Loop of Henle

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In the kidney, the loop of henle is the portion of the nephron that leads from the proximal convoluted tubule to the distal convoluted tubule. The loop has a hairpin bend in the renal medulla. The main function of this structure is to reabsorb water and ions from the urine. To do this, it uses a countercurrent multiplier mechanism in the medulla. It is named after its discoverer, F. G. J. Henle.


It can be divided into four parts:

descending limb of loop of Henle The descending limb has low permeability to ions and urea, while being highly permeable to water.
thin ascending limb of loop of Henle The thin ascending limb is not permeable to water, but it is permeable to ions.
medullary thick ascending limb of loop of Henle Sodium (Na+), potassium (K+) and chloride (Cl-) ions are reabsorbed from the urine by active transport. K+ is passively transported along its concentration gradient through a K+ channel in the basolateral aspect of the cells, back into the lumen of the ascending limb. This K+ "leak" generates a positive electrochemical potential difference in the lumen. The electrical gradient drives more reabsorption of Na+, as well as other cations such as magnesium (Mg2+) and importantly calcium Ca2+.
cortical thick ascending limb The cortical thick ascending limb drains urine into the distal convoluted tubule.

Blood supply

The loop of Henle is supplied by blood in a series of straight capillaries descending from the cortical efferent arterioles. These capillaries (called the vasa recta; recta is from the Latin for "straight") also have a countercurrent exchange mechanism that prevents washout of solutes from the medulla, thereby maintaining the medullary concentration. As water is osmotically driven from the descending limb into the interstitium, it readily enters the vasa recta. The low bloodflow through the vasa recta allows time for osmotic equilibration, and can be altered by changing the resistance of the vessels' efferent arterioles.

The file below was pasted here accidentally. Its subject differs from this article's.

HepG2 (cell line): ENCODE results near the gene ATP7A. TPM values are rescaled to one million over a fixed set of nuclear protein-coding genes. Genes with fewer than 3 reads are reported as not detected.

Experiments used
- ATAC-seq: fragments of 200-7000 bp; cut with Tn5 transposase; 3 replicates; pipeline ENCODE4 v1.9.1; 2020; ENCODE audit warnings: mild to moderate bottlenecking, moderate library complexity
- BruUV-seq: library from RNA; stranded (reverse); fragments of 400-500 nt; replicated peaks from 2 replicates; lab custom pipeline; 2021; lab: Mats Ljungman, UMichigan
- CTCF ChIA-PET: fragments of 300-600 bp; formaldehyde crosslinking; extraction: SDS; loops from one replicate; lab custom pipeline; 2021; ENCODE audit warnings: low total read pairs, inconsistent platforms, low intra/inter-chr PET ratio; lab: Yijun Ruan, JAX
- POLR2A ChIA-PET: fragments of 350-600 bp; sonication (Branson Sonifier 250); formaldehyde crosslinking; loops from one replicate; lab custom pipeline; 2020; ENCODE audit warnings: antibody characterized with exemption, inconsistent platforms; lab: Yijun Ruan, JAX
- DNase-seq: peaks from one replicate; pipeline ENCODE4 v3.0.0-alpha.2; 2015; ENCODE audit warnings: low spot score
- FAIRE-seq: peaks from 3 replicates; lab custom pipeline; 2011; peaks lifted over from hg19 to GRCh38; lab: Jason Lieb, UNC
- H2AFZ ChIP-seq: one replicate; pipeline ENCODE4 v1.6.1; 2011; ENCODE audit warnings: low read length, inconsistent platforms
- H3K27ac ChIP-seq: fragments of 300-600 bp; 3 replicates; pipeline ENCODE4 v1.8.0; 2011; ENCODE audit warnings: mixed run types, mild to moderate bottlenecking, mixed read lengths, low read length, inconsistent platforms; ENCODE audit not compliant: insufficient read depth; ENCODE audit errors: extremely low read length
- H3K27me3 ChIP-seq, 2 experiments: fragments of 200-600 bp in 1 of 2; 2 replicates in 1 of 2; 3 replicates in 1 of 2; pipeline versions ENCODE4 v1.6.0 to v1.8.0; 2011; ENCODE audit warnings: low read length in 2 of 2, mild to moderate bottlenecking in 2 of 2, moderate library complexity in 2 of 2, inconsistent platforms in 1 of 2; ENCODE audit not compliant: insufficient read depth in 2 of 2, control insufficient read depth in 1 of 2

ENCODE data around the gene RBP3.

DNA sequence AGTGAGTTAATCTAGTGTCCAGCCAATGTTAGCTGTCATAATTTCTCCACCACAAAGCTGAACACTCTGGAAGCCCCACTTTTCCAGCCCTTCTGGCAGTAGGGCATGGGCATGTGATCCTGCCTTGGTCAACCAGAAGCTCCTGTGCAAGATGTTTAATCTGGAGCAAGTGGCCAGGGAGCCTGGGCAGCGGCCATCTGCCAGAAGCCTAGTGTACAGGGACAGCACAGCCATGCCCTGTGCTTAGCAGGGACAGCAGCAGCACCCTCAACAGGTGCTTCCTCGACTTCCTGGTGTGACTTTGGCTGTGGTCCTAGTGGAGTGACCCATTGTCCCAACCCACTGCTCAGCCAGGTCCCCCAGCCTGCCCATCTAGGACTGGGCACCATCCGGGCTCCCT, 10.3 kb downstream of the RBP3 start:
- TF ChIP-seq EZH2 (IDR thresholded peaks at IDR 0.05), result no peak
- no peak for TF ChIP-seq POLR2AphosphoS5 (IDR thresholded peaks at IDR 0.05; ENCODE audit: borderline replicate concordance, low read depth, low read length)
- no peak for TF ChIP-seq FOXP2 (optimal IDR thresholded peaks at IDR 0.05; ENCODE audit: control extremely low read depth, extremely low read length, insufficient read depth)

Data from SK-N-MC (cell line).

Also, the vasa recta still has the large proteins and ions which were not filtered through the glomerulus, which provides an oncotic pressure for ions to enter the vasa recta from the interstitium.

Additional images


  • Douglas C. Eaton, John Pooler (2004). Vander's Renal Physiology (6th edition ed.). McGraw-Hill Medical. ISBN 0-07-135728-9.

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